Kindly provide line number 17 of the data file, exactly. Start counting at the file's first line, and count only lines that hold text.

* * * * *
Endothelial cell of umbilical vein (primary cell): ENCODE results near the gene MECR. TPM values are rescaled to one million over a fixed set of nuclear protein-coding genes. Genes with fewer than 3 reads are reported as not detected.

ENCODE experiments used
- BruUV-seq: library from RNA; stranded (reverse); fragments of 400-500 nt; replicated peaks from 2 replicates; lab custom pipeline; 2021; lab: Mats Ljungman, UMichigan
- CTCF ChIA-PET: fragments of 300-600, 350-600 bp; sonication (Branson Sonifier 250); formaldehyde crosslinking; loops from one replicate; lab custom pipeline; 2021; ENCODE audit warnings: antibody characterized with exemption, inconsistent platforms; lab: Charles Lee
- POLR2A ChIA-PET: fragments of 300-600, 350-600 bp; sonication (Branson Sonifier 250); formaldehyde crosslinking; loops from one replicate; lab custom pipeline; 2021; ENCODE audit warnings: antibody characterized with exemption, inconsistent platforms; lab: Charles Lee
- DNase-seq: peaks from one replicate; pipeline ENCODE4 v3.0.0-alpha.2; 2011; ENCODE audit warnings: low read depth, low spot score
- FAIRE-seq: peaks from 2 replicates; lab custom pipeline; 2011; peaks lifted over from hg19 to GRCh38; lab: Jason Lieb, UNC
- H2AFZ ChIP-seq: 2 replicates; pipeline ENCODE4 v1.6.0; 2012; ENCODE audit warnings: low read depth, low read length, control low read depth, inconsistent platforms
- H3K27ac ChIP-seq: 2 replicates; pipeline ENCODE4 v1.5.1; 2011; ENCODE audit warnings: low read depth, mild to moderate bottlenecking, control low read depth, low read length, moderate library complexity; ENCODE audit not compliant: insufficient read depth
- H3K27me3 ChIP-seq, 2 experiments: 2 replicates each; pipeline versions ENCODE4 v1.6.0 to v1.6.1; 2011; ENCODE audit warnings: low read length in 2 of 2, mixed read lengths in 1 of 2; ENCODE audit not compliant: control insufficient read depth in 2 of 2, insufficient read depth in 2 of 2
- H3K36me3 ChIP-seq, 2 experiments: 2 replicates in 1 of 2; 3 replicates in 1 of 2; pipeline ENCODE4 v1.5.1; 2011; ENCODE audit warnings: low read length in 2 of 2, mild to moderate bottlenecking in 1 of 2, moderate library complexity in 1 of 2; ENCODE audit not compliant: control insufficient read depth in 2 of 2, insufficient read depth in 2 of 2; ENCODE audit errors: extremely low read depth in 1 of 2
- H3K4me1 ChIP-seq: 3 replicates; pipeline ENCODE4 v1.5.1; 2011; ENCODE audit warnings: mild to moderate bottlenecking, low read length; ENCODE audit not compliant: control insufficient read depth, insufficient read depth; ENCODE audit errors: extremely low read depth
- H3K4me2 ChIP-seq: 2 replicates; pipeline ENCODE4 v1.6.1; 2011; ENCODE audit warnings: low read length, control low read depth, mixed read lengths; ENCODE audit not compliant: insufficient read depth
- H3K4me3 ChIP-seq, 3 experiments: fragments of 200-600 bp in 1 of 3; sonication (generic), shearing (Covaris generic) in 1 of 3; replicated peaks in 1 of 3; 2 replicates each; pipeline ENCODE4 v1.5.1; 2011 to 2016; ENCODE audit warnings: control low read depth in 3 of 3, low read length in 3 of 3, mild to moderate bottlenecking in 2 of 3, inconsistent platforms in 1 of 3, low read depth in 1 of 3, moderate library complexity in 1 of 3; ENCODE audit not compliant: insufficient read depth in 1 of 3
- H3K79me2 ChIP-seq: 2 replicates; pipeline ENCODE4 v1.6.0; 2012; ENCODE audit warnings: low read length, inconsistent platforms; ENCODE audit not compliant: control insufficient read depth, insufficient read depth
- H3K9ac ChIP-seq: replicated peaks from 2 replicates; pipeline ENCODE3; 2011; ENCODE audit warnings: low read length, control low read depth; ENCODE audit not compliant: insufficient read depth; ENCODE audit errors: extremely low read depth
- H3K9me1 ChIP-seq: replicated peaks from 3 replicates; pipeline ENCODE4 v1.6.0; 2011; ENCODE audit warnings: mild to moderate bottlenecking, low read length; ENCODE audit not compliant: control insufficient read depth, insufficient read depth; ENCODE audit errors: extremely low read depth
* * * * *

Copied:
- H3K9me1 ChIP-seq: replicated peaks from 3 replicates; pipeline ENCODE4 v1.6.0; 2011; ENCODE audit warnings: mild to moderate bottlenecking, low read length; ENCODE audit not compliant: control insufficient read depth, insufficient read depth; ENCODE audit errors: extremely low read depth